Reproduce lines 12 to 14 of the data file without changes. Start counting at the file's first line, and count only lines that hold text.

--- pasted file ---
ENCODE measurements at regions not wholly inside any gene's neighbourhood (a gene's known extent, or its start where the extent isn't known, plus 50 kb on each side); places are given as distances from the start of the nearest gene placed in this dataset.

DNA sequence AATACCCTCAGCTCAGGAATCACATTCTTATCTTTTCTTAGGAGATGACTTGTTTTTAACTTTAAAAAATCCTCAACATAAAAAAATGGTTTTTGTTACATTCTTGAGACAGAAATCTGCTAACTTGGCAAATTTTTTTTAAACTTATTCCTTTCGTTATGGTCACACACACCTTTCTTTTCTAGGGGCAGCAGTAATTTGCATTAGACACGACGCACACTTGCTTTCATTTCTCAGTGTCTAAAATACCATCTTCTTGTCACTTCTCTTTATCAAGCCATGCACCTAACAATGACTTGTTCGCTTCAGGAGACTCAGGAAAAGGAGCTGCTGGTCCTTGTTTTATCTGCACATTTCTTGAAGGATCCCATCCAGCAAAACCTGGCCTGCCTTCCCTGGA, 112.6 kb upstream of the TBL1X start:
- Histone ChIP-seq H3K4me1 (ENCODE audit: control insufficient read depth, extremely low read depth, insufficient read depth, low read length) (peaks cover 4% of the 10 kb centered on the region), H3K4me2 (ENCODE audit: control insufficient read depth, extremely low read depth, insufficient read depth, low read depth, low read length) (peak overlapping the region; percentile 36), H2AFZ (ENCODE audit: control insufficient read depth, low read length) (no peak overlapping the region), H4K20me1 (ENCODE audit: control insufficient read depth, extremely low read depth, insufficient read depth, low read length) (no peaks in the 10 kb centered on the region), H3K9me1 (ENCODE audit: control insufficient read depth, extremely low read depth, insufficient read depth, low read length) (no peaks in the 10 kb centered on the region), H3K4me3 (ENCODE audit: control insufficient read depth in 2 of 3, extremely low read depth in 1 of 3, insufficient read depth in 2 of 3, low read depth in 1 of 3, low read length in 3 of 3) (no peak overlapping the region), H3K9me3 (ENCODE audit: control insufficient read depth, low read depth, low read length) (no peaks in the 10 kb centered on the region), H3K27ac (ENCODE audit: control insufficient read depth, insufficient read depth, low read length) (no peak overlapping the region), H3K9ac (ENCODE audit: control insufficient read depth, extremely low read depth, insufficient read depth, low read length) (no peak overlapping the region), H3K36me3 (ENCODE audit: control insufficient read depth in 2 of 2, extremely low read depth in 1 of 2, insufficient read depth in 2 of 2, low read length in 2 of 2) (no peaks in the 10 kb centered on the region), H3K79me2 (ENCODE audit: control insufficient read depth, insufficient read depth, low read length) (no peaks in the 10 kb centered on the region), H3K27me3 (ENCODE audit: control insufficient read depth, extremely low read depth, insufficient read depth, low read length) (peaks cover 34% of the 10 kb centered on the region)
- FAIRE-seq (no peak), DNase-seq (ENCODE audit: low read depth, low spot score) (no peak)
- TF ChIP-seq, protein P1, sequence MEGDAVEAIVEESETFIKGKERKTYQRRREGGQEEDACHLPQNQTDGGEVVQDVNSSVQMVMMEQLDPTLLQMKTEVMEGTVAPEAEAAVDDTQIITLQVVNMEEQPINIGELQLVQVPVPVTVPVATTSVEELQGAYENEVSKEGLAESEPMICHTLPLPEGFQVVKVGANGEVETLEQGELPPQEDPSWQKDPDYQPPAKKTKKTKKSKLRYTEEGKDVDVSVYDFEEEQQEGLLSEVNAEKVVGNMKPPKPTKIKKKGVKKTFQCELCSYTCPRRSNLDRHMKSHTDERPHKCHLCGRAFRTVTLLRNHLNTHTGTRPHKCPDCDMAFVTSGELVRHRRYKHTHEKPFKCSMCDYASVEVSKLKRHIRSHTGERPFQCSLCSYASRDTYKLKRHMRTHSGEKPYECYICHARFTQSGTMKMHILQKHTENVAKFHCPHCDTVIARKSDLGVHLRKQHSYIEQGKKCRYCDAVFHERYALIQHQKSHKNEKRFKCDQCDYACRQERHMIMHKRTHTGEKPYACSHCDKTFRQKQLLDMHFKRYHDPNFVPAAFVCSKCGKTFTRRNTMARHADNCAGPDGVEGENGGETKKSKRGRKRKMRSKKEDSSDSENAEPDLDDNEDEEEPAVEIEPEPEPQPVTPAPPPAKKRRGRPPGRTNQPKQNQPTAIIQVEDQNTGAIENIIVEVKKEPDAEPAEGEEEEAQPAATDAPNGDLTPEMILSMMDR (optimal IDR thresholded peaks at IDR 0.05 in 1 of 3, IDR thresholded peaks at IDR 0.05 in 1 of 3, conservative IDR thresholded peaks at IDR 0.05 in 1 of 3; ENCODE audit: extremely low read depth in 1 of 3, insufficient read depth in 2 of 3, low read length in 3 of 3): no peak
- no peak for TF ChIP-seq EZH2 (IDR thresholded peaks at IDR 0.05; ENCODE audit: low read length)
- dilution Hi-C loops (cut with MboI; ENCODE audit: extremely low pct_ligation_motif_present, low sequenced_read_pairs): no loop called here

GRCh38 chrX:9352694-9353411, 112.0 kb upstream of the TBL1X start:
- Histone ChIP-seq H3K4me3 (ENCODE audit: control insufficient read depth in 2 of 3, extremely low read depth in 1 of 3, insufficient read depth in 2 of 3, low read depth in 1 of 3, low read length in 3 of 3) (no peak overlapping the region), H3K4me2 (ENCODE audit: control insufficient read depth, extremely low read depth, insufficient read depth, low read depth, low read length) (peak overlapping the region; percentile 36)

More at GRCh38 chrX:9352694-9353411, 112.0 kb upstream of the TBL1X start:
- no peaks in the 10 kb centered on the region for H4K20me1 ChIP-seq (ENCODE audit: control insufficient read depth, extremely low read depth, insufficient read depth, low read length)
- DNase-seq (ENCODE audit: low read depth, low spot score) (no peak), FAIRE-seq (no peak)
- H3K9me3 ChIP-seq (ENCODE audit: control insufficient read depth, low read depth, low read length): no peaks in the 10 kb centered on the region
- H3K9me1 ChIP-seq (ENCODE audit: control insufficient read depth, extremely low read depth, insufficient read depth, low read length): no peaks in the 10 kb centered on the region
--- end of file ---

- DNase-seq (ENCODE audit: low read depth, low spot score) (no peak), FAIRE-seq (no peak)
- H3K9me3 ChIP-seq (ENCODE audit: control insufficient read depth, low read depth, low read length): no peaks in the 10 kb centered on the region
- H3K9me1 ChIP-seq (ENCODE audit: control insufficient read depth, extremely low read depth, insufficient read depth, low read length): no peaks in the 10 kb centered on the region